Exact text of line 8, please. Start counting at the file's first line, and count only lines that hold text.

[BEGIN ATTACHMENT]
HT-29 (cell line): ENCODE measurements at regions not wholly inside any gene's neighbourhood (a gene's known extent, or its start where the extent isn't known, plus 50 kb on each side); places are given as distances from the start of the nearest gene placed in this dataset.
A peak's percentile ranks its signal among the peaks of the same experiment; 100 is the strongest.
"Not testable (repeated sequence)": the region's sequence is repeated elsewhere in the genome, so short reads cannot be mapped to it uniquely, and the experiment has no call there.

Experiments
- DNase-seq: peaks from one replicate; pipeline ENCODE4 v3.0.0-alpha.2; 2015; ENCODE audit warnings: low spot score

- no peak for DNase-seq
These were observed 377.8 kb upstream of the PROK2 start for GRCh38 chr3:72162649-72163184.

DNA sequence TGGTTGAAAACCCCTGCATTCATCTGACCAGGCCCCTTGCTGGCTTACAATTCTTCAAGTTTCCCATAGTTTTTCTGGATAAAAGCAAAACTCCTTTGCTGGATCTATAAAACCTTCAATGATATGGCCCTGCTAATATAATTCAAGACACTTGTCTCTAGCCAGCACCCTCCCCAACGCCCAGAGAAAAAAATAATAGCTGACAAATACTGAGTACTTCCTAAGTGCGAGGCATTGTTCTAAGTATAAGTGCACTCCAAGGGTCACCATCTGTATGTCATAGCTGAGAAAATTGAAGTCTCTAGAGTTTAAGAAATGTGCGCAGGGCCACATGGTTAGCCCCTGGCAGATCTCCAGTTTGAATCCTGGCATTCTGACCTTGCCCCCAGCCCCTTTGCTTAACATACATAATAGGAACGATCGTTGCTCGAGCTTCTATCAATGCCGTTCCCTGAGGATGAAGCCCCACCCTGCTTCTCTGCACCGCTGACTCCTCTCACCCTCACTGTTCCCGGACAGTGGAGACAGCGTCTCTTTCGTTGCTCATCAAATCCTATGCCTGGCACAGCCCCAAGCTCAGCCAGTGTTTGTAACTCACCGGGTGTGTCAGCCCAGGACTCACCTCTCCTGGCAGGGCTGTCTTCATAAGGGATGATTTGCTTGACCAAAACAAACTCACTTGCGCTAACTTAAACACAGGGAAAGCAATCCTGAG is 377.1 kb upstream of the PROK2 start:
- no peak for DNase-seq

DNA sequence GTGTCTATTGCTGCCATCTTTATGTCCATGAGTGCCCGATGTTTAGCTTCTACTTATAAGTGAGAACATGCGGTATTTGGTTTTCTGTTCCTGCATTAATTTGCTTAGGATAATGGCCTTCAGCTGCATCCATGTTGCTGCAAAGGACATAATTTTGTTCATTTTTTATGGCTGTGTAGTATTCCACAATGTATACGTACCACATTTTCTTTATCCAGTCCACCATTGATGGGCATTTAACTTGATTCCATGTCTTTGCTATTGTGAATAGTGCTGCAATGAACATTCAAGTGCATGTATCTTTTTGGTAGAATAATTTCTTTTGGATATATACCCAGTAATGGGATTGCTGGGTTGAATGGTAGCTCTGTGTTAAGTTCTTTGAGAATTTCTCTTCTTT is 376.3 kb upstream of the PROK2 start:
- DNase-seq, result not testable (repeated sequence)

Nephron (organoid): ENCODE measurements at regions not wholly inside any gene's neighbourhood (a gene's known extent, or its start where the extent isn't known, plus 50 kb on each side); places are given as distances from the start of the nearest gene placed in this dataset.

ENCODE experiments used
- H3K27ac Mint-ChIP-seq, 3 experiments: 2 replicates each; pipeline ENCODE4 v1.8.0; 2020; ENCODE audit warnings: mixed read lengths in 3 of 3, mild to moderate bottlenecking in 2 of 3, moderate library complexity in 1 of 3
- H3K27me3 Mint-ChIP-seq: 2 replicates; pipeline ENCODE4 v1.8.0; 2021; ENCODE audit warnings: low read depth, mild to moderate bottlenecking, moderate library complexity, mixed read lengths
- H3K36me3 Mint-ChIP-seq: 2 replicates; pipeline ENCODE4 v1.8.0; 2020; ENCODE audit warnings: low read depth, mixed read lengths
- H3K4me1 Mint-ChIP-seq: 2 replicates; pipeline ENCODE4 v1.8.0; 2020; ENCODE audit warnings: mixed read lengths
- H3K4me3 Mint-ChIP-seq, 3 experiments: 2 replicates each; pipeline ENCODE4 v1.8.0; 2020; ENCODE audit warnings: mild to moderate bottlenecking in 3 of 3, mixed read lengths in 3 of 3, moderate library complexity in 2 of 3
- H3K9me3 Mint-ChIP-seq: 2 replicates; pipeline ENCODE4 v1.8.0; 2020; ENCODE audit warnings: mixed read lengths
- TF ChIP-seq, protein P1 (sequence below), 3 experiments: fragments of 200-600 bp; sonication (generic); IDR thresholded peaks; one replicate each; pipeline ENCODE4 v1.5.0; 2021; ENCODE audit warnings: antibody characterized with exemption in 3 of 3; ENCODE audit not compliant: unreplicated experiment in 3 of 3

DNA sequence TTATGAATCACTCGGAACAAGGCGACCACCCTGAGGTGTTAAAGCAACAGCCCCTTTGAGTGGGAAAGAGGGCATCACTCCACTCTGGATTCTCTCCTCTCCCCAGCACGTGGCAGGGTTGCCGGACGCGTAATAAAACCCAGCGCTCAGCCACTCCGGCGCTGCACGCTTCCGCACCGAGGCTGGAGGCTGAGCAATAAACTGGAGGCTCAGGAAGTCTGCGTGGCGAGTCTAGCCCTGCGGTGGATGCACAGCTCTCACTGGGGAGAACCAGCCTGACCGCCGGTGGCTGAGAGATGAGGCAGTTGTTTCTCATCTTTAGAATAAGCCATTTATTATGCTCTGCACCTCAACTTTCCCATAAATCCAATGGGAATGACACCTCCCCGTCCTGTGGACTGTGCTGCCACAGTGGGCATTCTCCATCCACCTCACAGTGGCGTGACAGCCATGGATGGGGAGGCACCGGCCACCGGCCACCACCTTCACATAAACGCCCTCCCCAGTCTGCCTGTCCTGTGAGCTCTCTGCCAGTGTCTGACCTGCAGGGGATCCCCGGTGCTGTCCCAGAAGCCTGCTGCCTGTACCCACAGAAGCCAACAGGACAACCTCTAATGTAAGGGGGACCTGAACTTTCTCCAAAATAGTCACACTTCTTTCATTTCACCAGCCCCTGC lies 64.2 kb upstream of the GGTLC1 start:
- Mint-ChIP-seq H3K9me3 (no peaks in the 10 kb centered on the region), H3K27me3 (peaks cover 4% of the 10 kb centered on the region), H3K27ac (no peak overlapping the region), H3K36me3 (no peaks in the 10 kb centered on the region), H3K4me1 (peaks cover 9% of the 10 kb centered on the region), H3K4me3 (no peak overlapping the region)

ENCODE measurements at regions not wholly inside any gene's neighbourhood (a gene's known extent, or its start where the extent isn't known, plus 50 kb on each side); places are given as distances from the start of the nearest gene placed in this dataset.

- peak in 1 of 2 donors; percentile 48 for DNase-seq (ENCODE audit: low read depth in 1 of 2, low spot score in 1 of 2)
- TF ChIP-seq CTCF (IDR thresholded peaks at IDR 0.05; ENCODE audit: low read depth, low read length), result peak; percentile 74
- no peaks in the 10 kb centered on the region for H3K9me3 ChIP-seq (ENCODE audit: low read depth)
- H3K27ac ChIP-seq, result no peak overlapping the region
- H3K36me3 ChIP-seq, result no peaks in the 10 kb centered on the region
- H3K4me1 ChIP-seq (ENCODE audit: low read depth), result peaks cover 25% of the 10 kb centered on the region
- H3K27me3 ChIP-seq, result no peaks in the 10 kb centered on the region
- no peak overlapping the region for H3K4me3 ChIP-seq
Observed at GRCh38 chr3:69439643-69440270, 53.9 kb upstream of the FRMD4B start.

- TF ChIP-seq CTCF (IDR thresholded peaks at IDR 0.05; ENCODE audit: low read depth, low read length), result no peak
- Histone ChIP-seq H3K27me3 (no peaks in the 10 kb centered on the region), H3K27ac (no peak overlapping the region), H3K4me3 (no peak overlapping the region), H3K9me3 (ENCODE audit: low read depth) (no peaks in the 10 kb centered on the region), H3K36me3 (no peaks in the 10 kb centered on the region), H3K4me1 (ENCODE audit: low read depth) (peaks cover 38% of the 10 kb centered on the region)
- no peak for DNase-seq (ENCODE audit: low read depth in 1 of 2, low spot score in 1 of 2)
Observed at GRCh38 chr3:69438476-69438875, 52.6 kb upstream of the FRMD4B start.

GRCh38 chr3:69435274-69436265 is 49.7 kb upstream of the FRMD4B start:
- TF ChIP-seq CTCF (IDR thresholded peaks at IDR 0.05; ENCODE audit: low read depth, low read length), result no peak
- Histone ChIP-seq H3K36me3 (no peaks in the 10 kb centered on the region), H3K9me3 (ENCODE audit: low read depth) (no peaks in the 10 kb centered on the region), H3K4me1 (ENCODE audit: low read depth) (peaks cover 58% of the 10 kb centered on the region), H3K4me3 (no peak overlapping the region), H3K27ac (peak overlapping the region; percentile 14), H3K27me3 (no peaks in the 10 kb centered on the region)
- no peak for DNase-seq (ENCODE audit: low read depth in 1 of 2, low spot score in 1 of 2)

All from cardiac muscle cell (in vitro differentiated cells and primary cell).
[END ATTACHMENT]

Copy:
DNA sequence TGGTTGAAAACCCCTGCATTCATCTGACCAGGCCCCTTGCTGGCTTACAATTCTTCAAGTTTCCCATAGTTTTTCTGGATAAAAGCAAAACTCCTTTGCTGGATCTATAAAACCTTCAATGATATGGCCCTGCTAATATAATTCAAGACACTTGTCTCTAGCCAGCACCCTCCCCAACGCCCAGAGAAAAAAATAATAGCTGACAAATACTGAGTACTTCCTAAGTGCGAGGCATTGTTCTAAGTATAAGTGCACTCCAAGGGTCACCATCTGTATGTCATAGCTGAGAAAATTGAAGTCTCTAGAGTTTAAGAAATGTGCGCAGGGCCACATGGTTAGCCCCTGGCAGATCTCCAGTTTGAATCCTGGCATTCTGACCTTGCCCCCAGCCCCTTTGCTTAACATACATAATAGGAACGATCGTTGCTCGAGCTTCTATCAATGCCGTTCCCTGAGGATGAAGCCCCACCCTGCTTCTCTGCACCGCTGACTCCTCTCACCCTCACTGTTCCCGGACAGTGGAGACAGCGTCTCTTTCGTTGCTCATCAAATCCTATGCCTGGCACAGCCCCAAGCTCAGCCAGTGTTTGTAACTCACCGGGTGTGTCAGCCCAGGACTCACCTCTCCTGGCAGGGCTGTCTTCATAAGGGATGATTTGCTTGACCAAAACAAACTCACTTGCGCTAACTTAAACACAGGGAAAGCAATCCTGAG is 377.1 kb upstream of the PROK2 start: